Fifteen improvised notes in 1939 powered Africa’s biggest selling record, an entire genre of music, and two separate hit songs on five continents. And, even though those 15 notes and the man who wrote them were buried under all the other names that encrusted to the work, in the end they’re what shine through.
In case you’re a young ‘un and haven’t yet grokked what song Steyn is going on about, this would be it:
The other versions have their merits, but this is the one I myself was smitten by as a kid, still cherish to this day, and most likely always will. Its 80-year backstory is fascinating; the Tokens’ own initial reaction to it is equally so, despite being another chapter of an old, familiar music-biz story:
Back in New York, the Tokens did as they were told but didn’t care for it. “We were embarrassed,” said Phil Margo, “and tried to convince Hugo and Luigi not to release it. They said it would be a big record and it was going out.” It had an orchestra, a trio of Tokens doing the wimoweh-ing, Jay Siegal’s falsetto, an opera singer with a spare half-hour who came in and did a bit of contrapuntal ululating. The first time the Beach Boys’ Brian Wilson heard it he had to pull off the road he was so overawed. Carole King declared the record a bona fide “motherf—er”…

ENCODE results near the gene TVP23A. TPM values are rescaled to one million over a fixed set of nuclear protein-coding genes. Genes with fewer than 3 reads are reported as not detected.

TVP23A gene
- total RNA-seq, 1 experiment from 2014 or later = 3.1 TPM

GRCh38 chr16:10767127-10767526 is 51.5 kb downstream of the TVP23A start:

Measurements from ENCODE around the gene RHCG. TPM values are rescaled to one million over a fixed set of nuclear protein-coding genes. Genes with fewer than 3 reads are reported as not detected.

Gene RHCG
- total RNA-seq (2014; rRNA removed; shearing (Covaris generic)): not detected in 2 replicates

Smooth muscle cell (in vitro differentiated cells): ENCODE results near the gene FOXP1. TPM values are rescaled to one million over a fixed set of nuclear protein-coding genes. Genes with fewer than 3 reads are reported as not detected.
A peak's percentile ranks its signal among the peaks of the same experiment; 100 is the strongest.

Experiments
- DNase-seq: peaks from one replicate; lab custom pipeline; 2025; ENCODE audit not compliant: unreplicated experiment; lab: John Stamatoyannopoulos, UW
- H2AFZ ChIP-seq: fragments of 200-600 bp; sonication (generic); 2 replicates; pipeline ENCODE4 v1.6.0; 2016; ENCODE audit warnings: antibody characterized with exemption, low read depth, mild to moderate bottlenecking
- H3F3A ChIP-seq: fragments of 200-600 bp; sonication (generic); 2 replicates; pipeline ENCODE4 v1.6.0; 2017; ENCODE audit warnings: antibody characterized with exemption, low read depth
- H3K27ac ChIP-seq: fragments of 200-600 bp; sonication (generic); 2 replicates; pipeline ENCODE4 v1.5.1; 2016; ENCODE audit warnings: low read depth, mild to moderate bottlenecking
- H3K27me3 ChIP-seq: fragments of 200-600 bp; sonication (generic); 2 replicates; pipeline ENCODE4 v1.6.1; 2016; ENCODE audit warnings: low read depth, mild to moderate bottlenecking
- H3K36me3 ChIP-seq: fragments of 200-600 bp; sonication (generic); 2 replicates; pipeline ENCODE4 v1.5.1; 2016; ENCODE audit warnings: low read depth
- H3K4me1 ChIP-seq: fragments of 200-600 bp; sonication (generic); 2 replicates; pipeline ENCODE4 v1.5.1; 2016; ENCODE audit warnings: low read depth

It hit Number One at Christmas 1961. Ilonka David-Biluska’s version, “De Leeuw Slaapt Vannacht“, reached Number One in the Netherlands. Henri Salvador’s “Le lion est mort ce soir” was Number One in France. Pace Phil Margo and Ilonka, it is, in fact, very hard not to make a ton of dough from “The Lion Sleeps Tonight”.
Label tells band to record song; band dislikes song, balks; song is a monster, career-boosting hit; band is forever after bemused by their initial disdain for the record that would unexpectedly bring ’em fame and fortune. Familiar as that story is, though, The Lion Sleeps Tonight seems to wield a magic almost unique in all of Western music; for a pop song particularly, the near-universality and longevity of its appeal is remarkable indeed. Love it or hate it, once you’ve heard it you’ll never forget it. I had it on 45 when I was a kid, and it’s in my Spotify library now. That’s power, people.